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Jekta PHA-ZE 100: Major Indian order for Swiss amphibious aircraft

Jekta PHA-ZE 100: Major Indian order for Swiss amphibious aircraft

A zero-emission 19-passenger seaplane is scheduled to be delivered to the first customer as early as 2029. The Swiss company’s roots are in Russia.

It’s a big problem with electric aviation: heavy batteries mean you can only fly short distances with airplanes. But a Swiss aircraft manufacturer sees an opportunity. However, not with normal planes.

Jekta Swiss Aviation is developing a PHA-ZE 100 amphibious aircraft, with delivery scheduled for as early as 2029. Since seaplane routes tend to be shorter, the company, which is based at Bayern Airport, believes it has found a suitable place to fly. electrician there.

The range was initially about 150 kilometers

The PHA-ZE 100, with its eight propellers, provides space for 19 passengers and three crew members. Its range should be up to 150 kilometers. But the developers assume that with more and more modern technology, 400 to 500 kilometers can also become possible. In addition to 19 seats, the company’s website also lists a VIP version with only six seats.

This is what a standard aircraft configuration should look like. (Photo: Jecta)

There are already interested parties. The first concrete letter of intent comes from Gayo Airlines, which is based in Sweden and Dubai. It was said in March that they wanted to use it for tourism and charter flights. The company ordered ten aircraft.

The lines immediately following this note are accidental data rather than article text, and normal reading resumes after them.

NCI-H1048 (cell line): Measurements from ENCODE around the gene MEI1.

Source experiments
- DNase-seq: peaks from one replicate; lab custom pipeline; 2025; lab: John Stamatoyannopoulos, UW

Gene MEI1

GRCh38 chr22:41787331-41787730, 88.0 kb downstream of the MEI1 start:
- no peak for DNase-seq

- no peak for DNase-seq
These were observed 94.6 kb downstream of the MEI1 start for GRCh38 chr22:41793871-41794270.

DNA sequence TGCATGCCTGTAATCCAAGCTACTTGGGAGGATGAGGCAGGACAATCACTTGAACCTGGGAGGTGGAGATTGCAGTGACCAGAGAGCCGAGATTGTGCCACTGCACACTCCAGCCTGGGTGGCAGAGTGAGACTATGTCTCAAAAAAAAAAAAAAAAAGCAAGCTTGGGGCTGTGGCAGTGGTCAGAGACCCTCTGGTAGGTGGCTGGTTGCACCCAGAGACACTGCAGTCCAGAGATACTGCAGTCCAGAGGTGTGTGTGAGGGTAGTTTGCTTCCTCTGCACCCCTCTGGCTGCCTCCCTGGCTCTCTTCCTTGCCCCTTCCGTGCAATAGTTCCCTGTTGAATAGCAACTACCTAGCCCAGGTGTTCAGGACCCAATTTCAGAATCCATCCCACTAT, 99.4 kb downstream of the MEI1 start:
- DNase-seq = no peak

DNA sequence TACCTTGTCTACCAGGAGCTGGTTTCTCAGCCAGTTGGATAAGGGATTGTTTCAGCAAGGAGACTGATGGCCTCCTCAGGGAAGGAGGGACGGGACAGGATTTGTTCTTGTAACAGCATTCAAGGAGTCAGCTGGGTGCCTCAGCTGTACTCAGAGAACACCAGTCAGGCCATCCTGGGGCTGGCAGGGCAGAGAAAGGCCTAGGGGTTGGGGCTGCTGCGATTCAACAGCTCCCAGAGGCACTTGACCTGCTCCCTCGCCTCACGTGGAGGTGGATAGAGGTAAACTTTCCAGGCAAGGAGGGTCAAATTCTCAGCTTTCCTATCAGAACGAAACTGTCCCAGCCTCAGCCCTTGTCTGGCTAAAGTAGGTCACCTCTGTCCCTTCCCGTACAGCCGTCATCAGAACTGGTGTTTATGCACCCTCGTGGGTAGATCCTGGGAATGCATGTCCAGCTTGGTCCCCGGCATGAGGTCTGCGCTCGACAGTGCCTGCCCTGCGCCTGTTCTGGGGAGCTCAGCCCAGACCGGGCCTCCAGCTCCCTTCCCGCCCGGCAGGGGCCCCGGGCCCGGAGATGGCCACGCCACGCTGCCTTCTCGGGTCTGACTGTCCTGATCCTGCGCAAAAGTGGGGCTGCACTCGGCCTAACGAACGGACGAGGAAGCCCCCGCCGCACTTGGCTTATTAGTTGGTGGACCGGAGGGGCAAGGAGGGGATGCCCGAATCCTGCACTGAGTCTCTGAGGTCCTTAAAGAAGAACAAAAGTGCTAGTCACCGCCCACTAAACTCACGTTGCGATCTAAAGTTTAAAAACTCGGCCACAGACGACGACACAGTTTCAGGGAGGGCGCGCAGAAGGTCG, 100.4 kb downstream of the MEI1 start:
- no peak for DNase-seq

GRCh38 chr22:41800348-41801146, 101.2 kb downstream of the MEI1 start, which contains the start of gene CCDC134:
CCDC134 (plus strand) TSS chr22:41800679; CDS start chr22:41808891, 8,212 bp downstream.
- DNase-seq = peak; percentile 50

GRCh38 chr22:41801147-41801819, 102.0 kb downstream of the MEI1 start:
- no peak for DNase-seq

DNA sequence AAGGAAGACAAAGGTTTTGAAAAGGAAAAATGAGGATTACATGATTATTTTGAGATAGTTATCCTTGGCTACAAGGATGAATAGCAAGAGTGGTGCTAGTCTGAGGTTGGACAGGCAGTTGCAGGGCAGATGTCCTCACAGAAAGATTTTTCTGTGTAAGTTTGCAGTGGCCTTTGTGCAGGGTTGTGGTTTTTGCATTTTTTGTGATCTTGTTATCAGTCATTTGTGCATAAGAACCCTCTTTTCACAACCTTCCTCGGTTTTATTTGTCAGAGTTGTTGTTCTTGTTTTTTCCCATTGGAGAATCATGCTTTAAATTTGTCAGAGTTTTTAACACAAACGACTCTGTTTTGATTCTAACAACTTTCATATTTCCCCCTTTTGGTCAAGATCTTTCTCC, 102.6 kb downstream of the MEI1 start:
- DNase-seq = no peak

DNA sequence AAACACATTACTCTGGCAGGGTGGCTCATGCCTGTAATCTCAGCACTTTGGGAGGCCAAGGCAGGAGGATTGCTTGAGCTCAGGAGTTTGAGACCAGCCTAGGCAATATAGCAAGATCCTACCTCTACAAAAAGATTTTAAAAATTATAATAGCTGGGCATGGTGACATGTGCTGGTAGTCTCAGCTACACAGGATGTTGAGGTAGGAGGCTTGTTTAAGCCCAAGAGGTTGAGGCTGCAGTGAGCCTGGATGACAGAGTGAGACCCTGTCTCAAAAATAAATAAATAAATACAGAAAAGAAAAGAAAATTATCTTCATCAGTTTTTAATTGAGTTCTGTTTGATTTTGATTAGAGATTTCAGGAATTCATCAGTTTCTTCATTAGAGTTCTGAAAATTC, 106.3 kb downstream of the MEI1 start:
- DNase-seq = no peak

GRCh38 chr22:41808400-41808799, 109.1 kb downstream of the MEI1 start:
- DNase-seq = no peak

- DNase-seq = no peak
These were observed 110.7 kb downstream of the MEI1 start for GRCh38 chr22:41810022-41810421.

Major customer from India

Now Jekta can announce a larger order. Indian airline Mihir wants to buy 50 aircraft. It is active in the Andaman Archipelago.

The PHA-ZE 100 will have the ability to plan the water with its fuselage and retractable tricycle for landings also on conventional runways. The batteries provide power for 1 hour, with a 30-minute reserve.

Roots in Russia

There are many projects for new and electric aircraft. Some are promising, others less so. However, there is a great deal of knowledge behind Jekta. Managing Director George Alavinov was behind the founding of Aero Volga, which launched the LA-8 and D-Borey amphibious aircraft.

According to Jecta, there are no ties to Russia despite this story. Final assembly of the aircraft will take place in Switzerland, even if most parts are likely to come from suppliers abroad. For final assembly, Jekta is building a factory on an area of ​​about 27,000 square meters at Payerne Airport.

An argument for Switzerland

Managing Director Alafinov recently told Flightglobal that they are “in talks” with potential suppliers. But they don’t want to officially announce anything yet. However, he reveals that the company will make the wings out of the fiber composite material Oratex, which Aero Volga had previously used.

He values ​​Switzerland because of the regulatory environment. The country is one of the first in the world to enact regulations for electric aircraft. “There is a dialogue and understanding here that you don’t find everywhere,” the Avinoff told Flightglobal.